- Essential Provocations
Spuyten Duyvil Press
592 Pages; Print, $60.00
A few years ago, I had the privilege of reviewing Richard Martin's poetry book, Techniques in the Neighborhood of Sleep (2016), for ABR. I thought that was a daunting task, until I took ownership of a copy of his latest opus, Goosebumps of Antimatter, a compilation of his writing in various genres. These include heteronyms that serve as his aliases (Duck Martian, Ant McGoogle, Al Pants and Dik Tater), poems, stories, interviews, and general ruminations, as well as sections devoted to visual artists Thomas Haines and James De Crescentis, two very different painters whose divergent styles complement Martin's diverse writing quite nicely. It is a testament to both Martin and his publisher, Tod Thilleman of Spuyten Duyvil Press, for having the insight and magnanimity to undertake such an endeavor and to reference and include other artists they respect. As anyone familiar with a small press will understand, it is no small burden to reproduce artwork in color while keeping a constant eye on the bottom line. In addition, Martin's tome is extensive at nearly six hundred pages, is divided into three books, and includes reader's notes and appendices that offer further elucidation of the materials, a testament to Martin's vast range of research and knowledge in bringing this work to fruition. While the scope and ambition of the book might put some readers off, they will be doing themselves a disservice if they miss this important work.
Book I, "Invent Purpose," delivers a mix of Martin's verse and prose. From the sharp, divergent imagery of "Fluke of Insolvency," a poem that contrasts the meaning of capitalist greed against intrinsic value, to the profound, penetrating, gritty yet hilarious prose of "Page Four," we are at once entertained and educated. Book 2 continues his ruminations under the title "Heteronym Interruptus," whereby his aliases take even greater liberties with their views on a variety of subjects in Martin's inimitable and hilarious style. "Pipeline Interviews" in Book 3 gives us further insights into Martin's background and literary impetus as he interacts in question and answer formats, reminiscences, and digressions with other poets and artists. Those interactions not only shed light on Martin's work, thoughts, and inspirations, but they highlight the importance of working with other artists in a community that feeds our own ideas and replenishes the pool of creativity.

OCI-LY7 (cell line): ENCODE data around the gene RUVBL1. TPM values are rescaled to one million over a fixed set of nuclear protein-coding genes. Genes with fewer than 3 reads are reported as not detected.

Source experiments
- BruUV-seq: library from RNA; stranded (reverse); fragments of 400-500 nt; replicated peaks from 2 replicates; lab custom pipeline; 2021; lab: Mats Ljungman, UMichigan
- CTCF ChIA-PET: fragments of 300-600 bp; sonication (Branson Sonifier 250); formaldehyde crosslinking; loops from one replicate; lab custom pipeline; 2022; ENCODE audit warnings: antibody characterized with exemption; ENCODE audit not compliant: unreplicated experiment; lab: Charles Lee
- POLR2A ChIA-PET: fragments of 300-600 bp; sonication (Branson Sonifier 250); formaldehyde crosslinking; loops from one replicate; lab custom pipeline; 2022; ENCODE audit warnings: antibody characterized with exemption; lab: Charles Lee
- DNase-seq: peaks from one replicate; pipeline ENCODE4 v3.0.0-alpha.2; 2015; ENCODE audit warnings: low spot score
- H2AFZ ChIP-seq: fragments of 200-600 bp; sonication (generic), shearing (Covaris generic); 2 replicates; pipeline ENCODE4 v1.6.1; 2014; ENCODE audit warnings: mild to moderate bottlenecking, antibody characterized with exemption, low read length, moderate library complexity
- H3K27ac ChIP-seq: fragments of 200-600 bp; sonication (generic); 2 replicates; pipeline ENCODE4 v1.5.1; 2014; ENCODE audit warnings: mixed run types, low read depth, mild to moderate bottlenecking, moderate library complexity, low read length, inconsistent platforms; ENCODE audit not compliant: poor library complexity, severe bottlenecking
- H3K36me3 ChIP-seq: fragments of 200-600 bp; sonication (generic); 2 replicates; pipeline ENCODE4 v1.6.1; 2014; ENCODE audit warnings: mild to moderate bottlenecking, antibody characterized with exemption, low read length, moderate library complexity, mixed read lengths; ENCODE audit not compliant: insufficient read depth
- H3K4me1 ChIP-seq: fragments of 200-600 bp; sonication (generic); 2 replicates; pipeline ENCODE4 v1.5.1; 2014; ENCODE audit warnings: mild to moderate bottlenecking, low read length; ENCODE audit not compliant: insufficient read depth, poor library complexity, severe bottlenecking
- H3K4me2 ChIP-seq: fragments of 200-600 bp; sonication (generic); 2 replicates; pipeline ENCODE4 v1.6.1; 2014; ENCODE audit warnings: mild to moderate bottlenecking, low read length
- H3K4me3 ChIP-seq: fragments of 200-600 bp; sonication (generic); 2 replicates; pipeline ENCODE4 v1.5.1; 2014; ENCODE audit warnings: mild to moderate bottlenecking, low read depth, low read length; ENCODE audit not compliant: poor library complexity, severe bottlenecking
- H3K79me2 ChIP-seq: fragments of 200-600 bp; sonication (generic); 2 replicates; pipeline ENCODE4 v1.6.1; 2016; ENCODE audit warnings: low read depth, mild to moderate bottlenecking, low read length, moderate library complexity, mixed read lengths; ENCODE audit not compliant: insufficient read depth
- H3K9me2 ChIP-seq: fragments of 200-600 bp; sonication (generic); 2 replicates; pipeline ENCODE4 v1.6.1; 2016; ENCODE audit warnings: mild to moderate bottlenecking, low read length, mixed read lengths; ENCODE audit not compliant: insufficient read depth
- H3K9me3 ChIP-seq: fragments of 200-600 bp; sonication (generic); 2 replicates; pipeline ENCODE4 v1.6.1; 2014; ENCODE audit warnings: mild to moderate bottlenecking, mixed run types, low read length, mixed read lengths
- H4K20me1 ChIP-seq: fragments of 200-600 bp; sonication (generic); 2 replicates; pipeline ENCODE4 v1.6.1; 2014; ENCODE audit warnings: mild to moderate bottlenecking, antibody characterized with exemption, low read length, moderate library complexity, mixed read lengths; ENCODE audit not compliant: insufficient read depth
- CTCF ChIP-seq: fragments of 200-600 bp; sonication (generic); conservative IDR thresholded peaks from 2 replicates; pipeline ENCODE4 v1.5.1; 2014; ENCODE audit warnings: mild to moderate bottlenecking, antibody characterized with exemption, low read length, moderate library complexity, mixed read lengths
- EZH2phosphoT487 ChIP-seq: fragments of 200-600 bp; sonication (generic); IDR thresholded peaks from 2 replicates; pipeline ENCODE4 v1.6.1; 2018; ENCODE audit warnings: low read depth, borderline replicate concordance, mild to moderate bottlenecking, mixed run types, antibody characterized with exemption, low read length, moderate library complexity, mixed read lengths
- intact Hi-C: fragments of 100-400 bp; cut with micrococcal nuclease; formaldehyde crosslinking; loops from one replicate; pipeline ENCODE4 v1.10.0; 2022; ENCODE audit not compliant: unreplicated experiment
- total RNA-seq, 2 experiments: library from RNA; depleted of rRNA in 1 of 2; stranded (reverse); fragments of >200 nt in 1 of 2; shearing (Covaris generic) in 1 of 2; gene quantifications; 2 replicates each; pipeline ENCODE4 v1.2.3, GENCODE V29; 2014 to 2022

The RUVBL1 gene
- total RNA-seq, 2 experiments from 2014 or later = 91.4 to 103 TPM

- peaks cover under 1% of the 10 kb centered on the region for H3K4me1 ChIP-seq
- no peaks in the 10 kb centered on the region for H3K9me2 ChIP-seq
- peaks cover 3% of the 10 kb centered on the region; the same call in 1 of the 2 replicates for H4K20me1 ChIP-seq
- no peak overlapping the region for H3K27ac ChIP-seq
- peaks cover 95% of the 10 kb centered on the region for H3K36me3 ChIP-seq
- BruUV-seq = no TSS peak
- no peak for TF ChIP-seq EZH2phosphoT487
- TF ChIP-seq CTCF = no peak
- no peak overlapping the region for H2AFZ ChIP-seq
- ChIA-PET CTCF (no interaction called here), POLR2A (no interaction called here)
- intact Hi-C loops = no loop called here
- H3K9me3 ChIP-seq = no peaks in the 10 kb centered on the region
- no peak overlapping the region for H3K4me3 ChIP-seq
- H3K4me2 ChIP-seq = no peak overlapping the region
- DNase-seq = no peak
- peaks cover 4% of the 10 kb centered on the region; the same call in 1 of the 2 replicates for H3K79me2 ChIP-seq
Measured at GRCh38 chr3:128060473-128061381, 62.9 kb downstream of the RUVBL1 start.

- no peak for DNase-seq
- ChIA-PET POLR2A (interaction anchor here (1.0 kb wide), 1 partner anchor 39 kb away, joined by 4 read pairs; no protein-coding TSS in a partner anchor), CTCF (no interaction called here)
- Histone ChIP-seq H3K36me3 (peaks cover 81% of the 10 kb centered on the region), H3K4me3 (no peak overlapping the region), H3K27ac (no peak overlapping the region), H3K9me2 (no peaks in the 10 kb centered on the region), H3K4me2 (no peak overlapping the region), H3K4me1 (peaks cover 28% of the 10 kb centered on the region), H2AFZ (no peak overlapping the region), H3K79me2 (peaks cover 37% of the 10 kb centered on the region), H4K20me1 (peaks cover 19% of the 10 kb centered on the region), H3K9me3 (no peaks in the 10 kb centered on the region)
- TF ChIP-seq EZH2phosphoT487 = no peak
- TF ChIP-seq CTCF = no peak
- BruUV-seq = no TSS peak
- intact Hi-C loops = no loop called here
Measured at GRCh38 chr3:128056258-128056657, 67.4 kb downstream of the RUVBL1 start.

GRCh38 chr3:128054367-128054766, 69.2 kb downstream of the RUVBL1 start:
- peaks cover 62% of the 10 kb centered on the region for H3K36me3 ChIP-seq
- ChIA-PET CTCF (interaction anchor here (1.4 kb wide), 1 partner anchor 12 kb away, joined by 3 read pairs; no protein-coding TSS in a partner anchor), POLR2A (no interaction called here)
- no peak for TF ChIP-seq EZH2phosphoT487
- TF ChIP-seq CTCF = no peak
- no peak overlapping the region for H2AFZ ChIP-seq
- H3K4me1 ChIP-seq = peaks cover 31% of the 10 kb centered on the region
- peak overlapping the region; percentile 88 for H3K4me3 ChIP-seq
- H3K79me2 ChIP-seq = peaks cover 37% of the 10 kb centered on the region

At once retrospective and foreshadowing, Martin offers us a crystal ball of affirmations and warnings based on a lifetime of experience that are often predictive in discerning the current state of human affairs and their potential future repercussions. This is no more blatantly clear than in "Profit Sonnet," the singular, repetitious line that repeats and comprises the entire poem, "They're laughing it up in the boardroom." Martin's continuous, nuanced humor underscores every weighty and critical issue, not only from current events but of the human condition. From the very first sentence of his introduction the reader is forewarned that this is no ordinary reading experience. Tongue in cheek, and an expert hand on the keyboard, Martin does not so much invite us as to challenge us to continue exploring the outpourings of one of the most original, contemporary minds writing today. How often does one get to laugh out loud almost continuously while reading really good literature? It's like stand up for the thoughtful and discerning mind. Through his humor, he ponders what writers go through to sustain their sanity when trying to develop a readership, get published, and often speak unwelcome truths. He employs a vast variety of genres, allowing both form and substance to unify and underscore his points.
There are moments of inspiration in hilarious stories of youthful drunken escapades, drug-induced hallucinatory experiences, and even being hit upon the head by acorns that produce illuminating epiphanies. In these moments of serendipitous enlightenment, he states he is "free of gravity." This also describes Martin's writing. There's no sense that his work is encumbered by traditional structures or prescribed modes of thought. His intelligent...